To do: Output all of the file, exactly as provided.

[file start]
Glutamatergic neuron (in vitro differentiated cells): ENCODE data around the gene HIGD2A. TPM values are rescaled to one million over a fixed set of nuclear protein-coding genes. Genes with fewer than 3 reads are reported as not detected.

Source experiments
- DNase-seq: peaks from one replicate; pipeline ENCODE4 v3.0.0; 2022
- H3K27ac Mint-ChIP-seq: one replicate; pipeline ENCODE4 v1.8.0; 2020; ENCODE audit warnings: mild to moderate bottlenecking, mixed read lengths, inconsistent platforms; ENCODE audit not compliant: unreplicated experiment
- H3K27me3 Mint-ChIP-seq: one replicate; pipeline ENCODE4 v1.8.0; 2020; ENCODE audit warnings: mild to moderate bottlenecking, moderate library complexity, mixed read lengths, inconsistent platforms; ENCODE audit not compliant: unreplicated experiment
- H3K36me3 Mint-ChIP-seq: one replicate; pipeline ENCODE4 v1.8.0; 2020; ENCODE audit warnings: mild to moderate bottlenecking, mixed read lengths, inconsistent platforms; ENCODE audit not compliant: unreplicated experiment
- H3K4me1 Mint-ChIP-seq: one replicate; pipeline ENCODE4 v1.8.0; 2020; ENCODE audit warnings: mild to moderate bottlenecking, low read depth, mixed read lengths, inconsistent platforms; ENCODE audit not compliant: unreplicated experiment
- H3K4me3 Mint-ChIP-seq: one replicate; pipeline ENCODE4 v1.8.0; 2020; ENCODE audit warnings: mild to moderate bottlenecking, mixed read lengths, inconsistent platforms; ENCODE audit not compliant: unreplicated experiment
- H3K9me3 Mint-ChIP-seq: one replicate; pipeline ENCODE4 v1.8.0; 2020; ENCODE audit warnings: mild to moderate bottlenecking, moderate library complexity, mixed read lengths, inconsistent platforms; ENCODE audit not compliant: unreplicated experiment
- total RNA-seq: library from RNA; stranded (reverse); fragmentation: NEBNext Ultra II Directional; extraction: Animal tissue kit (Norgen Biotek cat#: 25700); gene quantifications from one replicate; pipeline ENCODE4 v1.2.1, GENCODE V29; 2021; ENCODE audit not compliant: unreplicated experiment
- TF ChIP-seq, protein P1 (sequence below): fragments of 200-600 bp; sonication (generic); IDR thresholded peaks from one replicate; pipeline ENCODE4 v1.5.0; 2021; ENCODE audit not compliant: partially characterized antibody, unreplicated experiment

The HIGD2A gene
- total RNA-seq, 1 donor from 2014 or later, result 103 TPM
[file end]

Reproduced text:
Glutamatergic neuron (in vitro differentiated cells): ENCODE data around the gene HIGD2A. TPM values are rescaled to one million over a fixed set of nuclear protein-coding genes. Genes with fewer than 3 reads are reported as not detected.

Source experiments
- DNase-seq: peaks from one replicate; pipeline ENCODE4 v3.0.0; 2022
- H3K27ac Mint-ChIP-seq: one replicate; pipeline ENCODE4 v1.8.0; 2020; ENCODE audit warnings: mild to moderate bottlenecking, mixed read lengths, inconsistent platforms; ENCODE audit not compliant: unreplicated experiment
- H3K27me3 Mint-ChIP-seq: one replicate; pipeline ENCODE4 v1.8.0; 2020; ENCODE audit warnings: mild to moderate bottlenecking, moderate library complexity, mixed read lengths, inconsistent platforms; ENCODE audit not compliant: unreplicated experiment
- H3K36me3 Mint-ChIP-seq: one replicate; pipeline ENCODE4 v1.8.0; 2020; ENCODE audit warnings: mild to moderate bottlenecking, mixed read lengths, inconsistent platforms; ENCODE audit not compliant: unreplicated experiment
- H3K4me1 Mint-ChIP-seq: one replicate; pipeline ENCODE4 v1.8.0; 2020; ENCODE audit warnings: mild to moderate bottlenecking, low read depth, mixed read lengths, inconsistent platforms; ENCODE audit not compliant: unreplicated experiment
- H3K4me3 Mint-ChIP-seq: one replicate; pipeline ENCODE4 v1.8.0; 2020; ENCODE audit warnings: mild to moderate bottlenecking, mixed read lengths, inconsistent platforms; ENCODE audit not compliant: unreplicated experiment
- H3K9me3 Mint-ChIP-seq: one replicate; pipeline ENCODE4 v1.8.0; 2020; ENCODE audit warnings: mild to moderate bottlenecking, moderate library complexity, mixed read lengths, inconsistent platforms; ENCODE audit not compliant: unreplicated experiment
- total RNA-seq: library from RNA; stranded (reverse); fragmentation: NEBNext Ultra II Directional; extraction: Animal tissue kit (Norgen Biotek cat#: 25700); gene quantifications from one replicate; pipeline ENCODE4 v1.2.1, GENCODE V29; 2021; ENCODE audit not compliant: unreplicated experiment
- TF ChIP-seq, protein P1 (sequence below): fragments of 200-600 bp; sonication (generic); IDR thresholded peaks from one replicate; pipeline ENCODE4 v1.5.0; 2021; ENCODE audit not compliant: partially characterized antibody, unreplicated experiment

The HIGD2A gene
- total RNA-seq, 1 donor from 2014 or later, result 103 TPM